While there might be mathematical theories of information, information itself is not mathematical. The negating of a negative does not make it a positive. All information is a positive: individual use bits of information to construct their realities. Information we regard as untrue or incorrect is just as useful to some individuals in their construction of reality as true or correct information. What we now find troubling is that is appears that many individuals actually prefer untrue or incorrect information because it is often easier to digest or creates a situation in which they are the heroes, or victims, of the moment. Folklorists had some sense of this BI (Before Internet), but we are not struggling to articulate how the dynamic changed due to the scale of online networks as well as the algorithmic nature of those networks, most of which are actually commercial properties in which the attention of individuals is what is sold.

Defense Contexts

There are a lot more sources than these, but these are the ones I consistently consider in order to keep up with the (textual) context within which the Army operates.

Serious Security Publications

  • War on the Rocks bills itself as the “producer of essays and podcasts by experts and/or with deep experience in foreign policy and national security issues.”
  • Its sister publication, the Texas National Security Review, is more scholarly in nature.
  • The Strategy Bridge, like WotR, is both a journal, a podcast, as well as a series of programs.

Defense Sector News Aggregators

Duck, Duck, Goose

This past summer my daughter came with me on one of my stays on post. We did not get to spend as much time together as I might have liked, but we still managed to cook up a crazy ideas, one of which involved the geese on post not being all that they appeared to be. The result was the following:

Duck, Duck, Goose

by

Lily Wu-Laudun and John Laudun

2021

EXT. NIGHT. The screen is filled with white light that dims and focuses into a pair of headlights as a car makes its way past the camera. A hundred yards past the camera, its brake lights brighten as it stops. A figure only just silhouetted by the headlights pops out of the passenger side door, opens the read passenger door, and lifts something out.

CUT to a pair of hands gently loosing a Canadian goose into the water. The goose swims away. The camera follows and fades into black as the goose disappears into the distance. A car door is heard closing and the car itself is heard, but not seen, speeding off.

EXT. DAY (MORNING). A group of legs and shoes walk past sleeping geese who are only six to ten feet closer to the camera. Voices are heard discussing various matters. Several groups go by and the geese hardly flutter. Some of those groups of legs are camouflaged and are tucked into khaki boots. We are on a military installation.

The camera has been slowly zooming out during this time, taking in more and more of the scene in which groups of civilians and soldiers walk along a handful of sidewalks that wend their way along a grove of trees next to a lake. The geese are scattered in small clumps among the trees and as the shot widens, a few begin to move about.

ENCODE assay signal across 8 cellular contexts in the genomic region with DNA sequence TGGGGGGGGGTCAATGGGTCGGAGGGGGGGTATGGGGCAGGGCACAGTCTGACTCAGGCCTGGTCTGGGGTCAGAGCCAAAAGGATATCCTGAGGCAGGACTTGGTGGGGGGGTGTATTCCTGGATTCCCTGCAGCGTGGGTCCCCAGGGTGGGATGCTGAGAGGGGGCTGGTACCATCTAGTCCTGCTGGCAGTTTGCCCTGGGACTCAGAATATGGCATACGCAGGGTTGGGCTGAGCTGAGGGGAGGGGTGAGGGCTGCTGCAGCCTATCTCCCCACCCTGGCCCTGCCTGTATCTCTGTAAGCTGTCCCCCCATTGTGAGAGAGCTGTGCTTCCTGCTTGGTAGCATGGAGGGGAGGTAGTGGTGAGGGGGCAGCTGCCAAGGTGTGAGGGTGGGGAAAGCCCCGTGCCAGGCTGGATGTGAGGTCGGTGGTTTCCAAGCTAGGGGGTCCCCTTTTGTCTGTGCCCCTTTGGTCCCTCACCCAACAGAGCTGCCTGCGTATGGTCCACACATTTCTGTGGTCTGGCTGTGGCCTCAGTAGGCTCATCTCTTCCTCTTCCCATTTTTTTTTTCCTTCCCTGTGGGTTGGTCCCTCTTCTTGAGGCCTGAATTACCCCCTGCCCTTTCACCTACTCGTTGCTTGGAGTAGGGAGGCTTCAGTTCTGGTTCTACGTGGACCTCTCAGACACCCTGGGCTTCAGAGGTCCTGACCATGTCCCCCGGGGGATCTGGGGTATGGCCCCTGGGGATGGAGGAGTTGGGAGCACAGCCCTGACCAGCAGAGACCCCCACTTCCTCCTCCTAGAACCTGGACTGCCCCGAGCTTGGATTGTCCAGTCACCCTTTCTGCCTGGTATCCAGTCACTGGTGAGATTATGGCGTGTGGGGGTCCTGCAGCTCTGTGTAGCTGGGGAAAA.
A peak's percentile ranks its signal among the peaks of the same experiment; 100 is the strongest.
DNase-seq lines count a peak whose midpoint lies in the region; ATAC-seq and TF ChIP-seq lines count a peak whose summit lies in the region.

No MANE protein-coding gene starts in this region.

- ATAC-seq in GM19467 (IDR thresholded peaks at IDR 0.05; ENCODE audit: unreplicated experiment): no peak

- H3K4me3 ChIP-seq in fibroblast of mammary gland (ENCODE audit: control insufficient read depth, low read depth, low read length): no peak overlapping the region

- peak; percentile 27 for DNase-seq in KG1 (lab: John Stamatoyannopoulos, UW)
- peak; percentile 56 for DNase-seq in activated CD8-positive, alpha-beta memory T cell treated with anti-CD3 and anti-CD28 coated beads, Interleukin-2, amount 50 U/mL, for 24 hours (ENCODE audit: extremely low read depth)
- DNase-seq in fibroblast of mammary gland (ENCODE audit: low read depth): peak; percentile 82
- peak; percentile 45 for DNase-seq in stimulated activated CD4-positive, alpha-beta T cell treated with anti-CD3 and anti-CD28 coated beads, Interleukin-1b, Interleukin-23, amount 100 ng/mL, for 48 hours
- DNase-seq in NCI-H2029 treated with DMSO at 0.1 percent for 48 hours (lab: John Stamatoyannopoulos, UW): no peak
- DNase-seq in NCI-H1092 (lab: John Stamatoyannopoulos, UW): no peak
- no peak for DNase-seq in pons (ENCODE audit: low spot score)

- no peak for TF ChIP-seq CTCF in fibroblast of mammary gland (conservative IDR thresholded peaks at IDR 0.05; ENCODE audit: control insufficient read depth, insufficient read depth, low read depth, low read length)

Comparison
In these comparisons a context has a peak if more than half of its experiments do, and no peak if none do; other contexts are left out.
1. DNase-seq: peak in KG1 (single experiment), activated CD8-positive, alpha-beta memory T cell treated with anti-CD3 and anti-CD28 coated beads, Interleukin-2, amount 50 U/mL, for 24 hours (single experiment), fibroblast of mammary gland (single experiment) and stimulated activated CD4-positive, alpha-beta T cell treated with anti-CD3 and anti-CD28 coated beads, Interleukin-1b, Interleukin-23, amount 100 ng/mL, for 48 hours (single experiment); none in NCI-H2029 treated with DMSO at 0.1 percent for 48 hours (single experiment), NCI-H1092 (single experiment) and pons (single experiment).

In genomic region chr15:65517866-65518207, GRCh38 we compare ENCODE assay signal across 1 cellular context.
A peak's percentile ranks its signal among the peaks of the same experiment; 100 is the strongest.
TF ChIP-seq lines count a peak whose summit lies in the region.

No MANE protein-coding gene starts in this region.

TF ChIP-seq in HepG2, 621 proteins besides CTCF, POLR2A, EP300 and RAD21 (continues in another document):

Most of the geese make their way to the water, but one goose waddles its way toward one of the nearby buildings. People continue to flow by but it’s clear that the flow is slowing as people settle inside the buildings to work.
We see some go into a nearby building, again talking animatedly. We follow a small group of two men and a woman (two civilians and one soldier — mix doesn’t matter) through the open doorway and down a hall into an office. As they move into and through the building, we follow their conversation as well:

CAROL: It’s the damndest thing, Bob. We can’t figure out how they got that information.

BOB: And you’re sure you tracked all our possible emission points?

CAROL: Yes, Bob. We ran down all possible emitters. We even tracked ground lines. Everything. We got nothing.

BOB: Hmmm.

JERRY: I’m going to ask the dumb question: you’re sure it was hardware and not personnel?

CAROL: The fidelity of their capture was too high. It’s word for word. A person would have made a mistake or changed a word. It’s just how the brain works.

JERRY: Unless you had someone with an eidetic audio memory…

CAROL: Unless we had a number of someones with eidetic audio memories…

JERRY: It could happen.

CAROL: It could happen. (This second echo reveals she does not find this a useful conversational thread.)

BOB: So known hardware configurations. (It’s clear he’s trying to move the conversation back to something productive.)

The conversation fades somewhat as the camera cuts from the series of medium shots that have captured the speakers to a group shot with a window behind the three overlooking the trees and the lake. We see most of the geese in the distance, either still sitting in the grass but one goose is rather close and is preternaturally still.

CUT to a CLOSE-UP of the goose. Its head moves very slowly, and as it does so, we catch a glimpse of a laser coming out of one of its “eyes.” A shot from behind its turned head reveals it is pointed at the room, and as we cut to a tight shot of the laser point hitting the glass (and the glass vibrating) we hear the voices within as their conversation carries on.

VOICES outside and nearby snap us back to our goose, which shakes its head, to the sound of servos, and then proceeds to dip down and pull at the grass, as geese do, while another group of legs walks past.

As the camera fades to black, we hear the voices of that group talking and the rustling of the goose’s feet in the grass with the slightest hint of a servo working.

THE END